BEAUMONT COLLEGE

Overview

Heritage Category: Listed Building

Grade: II*

List Entry Number: 1119795

Date first listed: 10-Aug-1951

Statutory Address: BEAUMONT COLLEGE, BURFIELD ROAD

Map

Ordnance survey map of BEAUMONT COLLEGE
© Crown Copyright and database right 2018. All rights reserved. Ordnance Survey Licence number 100024900.
© British Crown and SeaZone Solutions Limited 2018. All rights reserved. Licence number 102006.006.
Use of this data is subject to Terms and Conditions.

The above map is for quick reference purposes only and may not be to scale. For a copy of the full scale map, please see the attached PDF - 1119795 .pdf

The PDF will be generated from our live systems and may take a few minutes to download depending on how busy our servers are. We apologise for this delay.

This copy shows the entry on 23-Oct-2018 at 10:18:27.

Location

Statutory Address: BEAUMONT COLLEGE, BURFIELD ROAD

The building or site itself may lie within the boundary of more than one authority.

District: Windsor and Maidenhead (Unitary Authority)

Parish: Old Windsor

National Grid Reference: SU9898873260

Summary

Legacy Record - This information may be included in the List Entry Details.

Reasons for Designation

Legacy Record - This information may be included in the List Entry Details.

History

Legacy Record - This information may be included in the List Entry Details.

Details

OLD WINDSOR

SU97SE BURFIELD ROAD 599-1/14/7 (South side (off)) 10/08/51 Beaumont College

GV II*

Large country house in parkland, now offices and training school. Original house 1705 by James Gibbs for Lord Weymouth. Re-built and extended in early C19 by Henry Emlyn of Windsor for Henry Griffiths; altered and extended in 1870 by Hansom; altered and further extended in late C20. MATERIALS: part painted stucco, part stock brick; slate roofs of different heights. PLAN: original house on north-west; C20 extension in similar style, adjoining on north-west. C19 extensions adjoining original house on south-east, forming a large L-plan, with a former service court on the north, closed on the north side by the chapel. There is a C20 extension on the north side of the chapel and a C20 extension on the south end of the 'L'. EXTERIOR: mostly 3 storeys, part 2 and 4 storeys. Several chimneys with clay pots. Sash windows with glazing bars, some without glazing bars. Original house, north-east front: present exterior based on the "Britannic Order" composed and published by Henry Emlyn, of which few examples survive. Symmetrical. 9 bays. Moulded cornice and parapet. 3-bay central feature with pediment and entablature with Prince of Wales feathers in frieze. 2 pairs of round columns in centre and one pair of square columns at either side, the pairs merging on ground floor with joins covered by Garter insignia; and composite capitals also formed of patriotic devices. First and second floors of centrepiece are recessed with cast-iron balcony rail above ground floor; windows have moulded architraves. Ground floor windows have rounded arched heads with radiating glazing bars; the central one has a later, wooden door inserted in the lower part, with 3 steps to stylobate. 3 bay outer sections on either side; the centre ground floor window of each is a 3-light canted bay with balustraded parapet. Original house, south-west front: 9 bays. Central 3 bays projecting with centre window on the ground floor a canted bay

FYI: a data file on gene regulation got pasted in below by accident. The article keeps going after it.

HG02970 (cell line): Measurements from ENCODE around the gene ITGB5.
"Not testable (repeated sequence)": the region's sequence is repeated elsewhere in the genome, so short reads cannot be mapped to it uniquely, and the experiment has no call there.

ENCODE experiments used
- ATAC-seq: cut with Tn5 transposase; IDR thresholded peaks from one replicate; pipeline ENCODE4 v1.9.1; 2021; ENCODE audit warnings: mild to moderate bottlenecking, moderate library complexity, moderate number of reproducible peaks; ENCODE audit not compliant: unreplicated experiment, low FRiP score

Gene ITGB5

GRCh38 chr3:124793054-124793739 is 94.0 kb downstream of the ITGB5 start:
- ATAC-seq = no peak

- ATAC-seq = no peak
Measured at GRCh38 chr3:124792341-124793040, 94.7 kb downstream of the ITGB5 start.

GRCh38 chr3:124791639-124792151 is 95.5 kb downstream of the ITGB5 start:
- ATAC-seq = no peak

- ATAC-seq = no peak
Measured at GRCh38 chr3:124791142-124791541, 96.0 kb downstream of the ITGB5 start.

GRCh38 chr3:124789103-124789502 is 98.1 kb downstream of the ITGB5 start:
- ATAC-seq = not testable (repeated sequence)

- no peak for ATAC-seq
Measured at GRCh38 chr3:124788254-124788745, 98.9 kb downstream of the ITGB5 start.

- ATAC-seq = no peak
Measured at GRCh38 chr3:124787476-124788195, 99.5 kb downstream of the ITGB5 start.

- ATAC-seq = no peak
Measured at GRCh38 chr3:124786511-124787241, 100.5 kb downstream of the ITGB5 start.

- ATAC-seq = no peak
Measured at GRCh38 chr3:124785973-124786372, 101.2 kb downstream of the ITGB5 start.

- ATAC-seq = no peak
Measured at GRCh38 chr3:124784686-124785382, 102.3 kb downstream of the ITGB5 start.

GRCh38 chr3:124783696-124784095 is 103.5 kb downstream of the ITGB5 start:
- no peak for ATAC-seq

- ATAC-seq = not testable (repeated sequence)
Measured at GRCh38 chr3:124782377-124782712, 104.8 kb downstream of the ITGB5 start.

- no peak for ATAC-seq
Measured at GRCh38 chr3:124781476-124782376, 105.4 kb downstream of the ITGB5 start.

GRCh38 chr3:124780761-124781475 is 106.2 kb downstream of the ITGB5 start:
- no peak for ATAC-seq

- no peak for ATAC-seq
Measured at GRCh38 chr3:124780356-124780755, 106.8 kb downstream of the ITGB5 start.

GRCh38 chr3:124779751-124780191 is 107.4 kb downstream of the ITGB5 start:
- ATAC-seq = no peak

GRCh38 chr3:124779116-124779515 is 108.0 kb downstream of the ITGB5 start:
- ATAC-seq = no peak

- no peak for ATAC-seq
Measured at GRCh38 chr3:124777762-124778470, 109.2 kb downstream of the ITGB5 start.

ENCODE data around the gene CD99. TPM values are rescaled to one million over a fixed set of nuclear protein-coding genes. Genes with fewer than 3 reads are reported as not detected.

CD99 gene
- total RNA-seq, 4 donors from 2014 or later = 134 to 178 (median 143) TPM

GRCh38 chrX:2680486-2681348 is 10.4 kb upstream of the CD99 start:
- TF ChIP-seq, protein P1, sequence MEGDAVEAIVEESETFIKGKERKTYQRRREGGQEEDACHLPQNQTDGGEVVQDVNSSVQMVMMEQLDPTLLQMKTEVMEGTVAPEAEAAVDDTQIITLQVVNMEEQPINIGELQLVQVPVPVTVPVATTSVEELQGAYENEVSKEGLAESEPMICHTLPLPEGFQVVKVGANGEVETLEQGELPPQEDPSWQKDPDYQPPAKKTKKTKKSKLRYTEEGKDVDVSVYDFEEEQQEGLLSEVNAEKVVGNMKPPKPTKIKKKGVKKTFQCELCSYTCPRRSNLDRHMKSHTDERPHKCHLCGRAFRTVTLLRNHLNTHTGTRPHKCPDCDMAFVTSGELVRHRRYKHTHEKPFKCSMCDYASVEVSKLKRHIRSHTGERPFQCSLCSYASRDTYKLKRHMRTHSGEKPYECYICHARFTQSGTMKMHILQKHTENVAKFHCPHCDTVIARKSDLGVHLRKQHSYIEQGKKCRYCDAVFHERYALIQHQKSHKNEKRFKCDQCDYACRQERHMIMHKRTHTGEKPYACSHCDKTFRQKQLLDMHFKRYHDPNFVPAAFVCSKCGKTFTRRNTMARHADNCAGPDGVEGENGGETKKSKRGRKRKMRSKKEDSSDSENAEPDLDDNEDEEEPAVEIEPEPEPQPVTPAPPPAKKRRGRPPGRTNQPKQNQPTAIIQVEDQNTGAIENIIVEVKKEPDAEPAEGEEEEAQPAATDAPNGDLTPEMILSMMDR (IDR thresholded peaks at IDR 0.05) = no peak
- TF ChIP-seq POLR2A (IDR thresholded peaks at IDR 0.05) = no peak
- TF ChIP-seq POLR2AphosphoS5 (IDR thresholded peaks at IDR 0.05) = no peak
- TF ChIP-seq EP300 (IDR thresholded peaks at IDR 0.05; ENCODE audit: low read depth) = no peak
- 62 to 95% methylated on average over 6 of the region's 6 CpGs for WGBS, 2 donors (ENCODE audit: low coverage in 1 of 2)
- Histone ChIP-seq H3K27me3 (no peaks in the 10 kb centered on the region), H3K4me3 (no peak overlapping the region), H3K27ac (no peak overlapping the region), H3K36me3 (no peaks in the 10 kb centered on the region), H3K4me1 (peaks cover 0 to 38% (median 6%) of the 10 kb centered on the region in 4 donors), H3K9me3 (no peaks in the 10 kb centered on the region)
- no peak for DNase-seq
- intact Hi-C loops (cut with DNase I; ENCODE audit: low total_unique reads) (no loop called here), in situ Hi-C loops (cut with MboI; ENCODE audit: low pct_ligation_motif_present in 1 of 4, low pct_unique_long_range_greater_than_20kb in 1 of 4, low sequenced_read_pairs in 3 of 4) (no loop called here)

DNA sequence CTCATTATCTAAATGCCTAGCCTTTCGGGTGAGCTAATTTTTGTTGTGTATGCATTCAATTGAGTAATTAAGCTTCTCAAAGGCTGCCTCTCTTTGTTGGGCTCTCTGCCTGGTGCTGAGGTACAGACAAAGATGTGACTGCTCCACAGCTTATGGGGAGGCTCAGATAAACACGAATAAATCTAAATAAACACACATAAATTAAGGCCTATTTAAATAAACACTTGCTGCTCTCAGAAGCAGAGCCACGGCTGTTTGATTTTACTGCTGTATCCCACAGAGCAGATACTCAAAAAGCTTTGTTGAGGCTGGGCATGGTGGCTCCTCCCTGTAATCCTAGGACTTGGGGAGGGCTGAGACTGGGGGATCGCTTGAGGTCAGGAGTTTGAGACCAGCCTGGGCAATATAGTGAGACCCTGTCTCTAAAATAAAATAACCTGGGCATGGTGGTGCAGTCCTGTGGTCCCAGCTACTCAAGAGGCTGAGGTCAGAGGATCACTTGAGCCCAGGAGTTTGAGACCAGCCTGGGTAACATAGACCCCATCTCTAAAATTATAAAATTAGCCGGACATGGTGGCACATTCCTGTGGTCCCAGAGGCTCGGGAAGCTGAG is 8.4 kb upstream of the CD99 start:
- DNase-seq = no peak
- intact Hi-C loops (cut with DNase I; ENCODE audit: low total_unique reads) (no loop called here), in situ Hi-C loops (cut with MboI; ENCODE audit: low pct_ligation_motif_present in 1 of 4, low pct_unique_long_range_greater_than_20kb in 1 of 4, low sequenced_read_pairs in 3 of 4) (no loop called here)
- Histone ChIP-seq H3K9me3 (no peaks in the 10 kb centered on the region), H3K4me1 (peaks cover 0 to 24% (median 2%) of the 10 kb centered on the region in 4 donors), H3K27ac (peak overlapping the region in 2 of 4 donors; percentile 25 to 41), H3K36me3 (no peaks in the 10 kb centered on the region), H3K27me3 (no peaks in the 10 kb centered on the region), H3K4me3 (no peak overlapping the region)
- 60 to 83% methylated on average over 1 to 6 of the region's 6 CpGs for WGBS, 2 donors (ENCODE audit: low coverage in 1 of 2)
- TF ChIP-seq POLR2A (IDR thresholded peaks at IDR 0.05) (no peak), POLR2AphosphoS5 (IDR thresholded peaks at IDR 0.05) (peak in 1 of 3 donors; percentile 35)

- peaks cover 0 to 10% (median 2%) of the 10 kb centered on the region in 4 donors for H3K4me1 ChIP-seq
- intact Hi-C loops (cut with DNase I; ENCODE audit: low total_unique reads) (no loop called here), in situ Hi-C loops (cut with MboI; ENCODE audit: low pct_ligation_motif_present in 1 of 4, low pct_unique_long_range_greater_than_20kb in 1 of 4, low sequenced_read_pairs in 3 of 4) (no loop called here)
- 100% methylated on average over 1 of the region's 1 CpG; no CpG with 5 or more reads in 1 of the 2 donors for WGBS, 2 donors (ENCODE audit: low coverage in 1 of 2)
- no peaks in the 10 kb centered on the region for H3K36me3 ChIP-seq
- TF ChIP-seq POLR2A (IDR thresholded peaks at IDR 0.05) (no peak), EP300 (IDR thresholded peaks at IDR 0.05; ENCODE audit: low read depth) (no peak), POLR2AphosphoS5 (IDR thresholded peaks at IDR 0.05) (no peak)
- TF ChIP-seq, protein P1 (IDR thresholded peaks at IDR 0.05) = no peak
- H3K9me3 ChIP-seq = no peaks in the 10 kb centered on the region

with balustraded parapet. To the right of the original house is a late C19 section of 2 storeys, 7 bays with hipped roof. Windows in stone surrounds those on the ground floor with round arched heads. Adjoining this on the right and forming the corner of the 'L' is a late C19, 3-storey block of 9 and 6 bays. At the south end of this section is a 4-storeyed section with attics in the 'French Chateau' style. 3 bays. Steeply pitched pyramidal roof with a lucarne on each face. Moulded cornice arched over top windows. 2 large chimneys joined by a decorative iron balustrade on the top of the roof. INTERIOR: much altered but retains a good geometrical staircase with iron balustrade and handrail in an apsidal space in the original entrance hall. HISTORY: in 1786 the house was bought by Warren Hastings from the Duke of Cumberland on his return from India for ยป2,000. He lived there during part of his trial. It was formerly known as Beaumont Lodge and was purchased in 1854 by the Jesuits who established a school for novices in [email protected] (Victoria County History: Vol III: 81; Buildings of England: Pevsner N: Berkshire: Harmondsworth: 1975-: 189; Murray's Berkshire: 151).





Listing NGR: SU9898873260

Legacy

The contents of this record have been generated from a legacy data system.

Legacy System number: 469351

Legacy System: LBS

Sources

Books and journals
Ditchfield, P H, Page, W, The Victoria History of the County of Berkshire, (1924), 81
Pevsner, N, The Buildings of England: Berkshire, (1975), 189
'Murrays Architectural Guide' in Berkshire, (1949), 151

End of official listing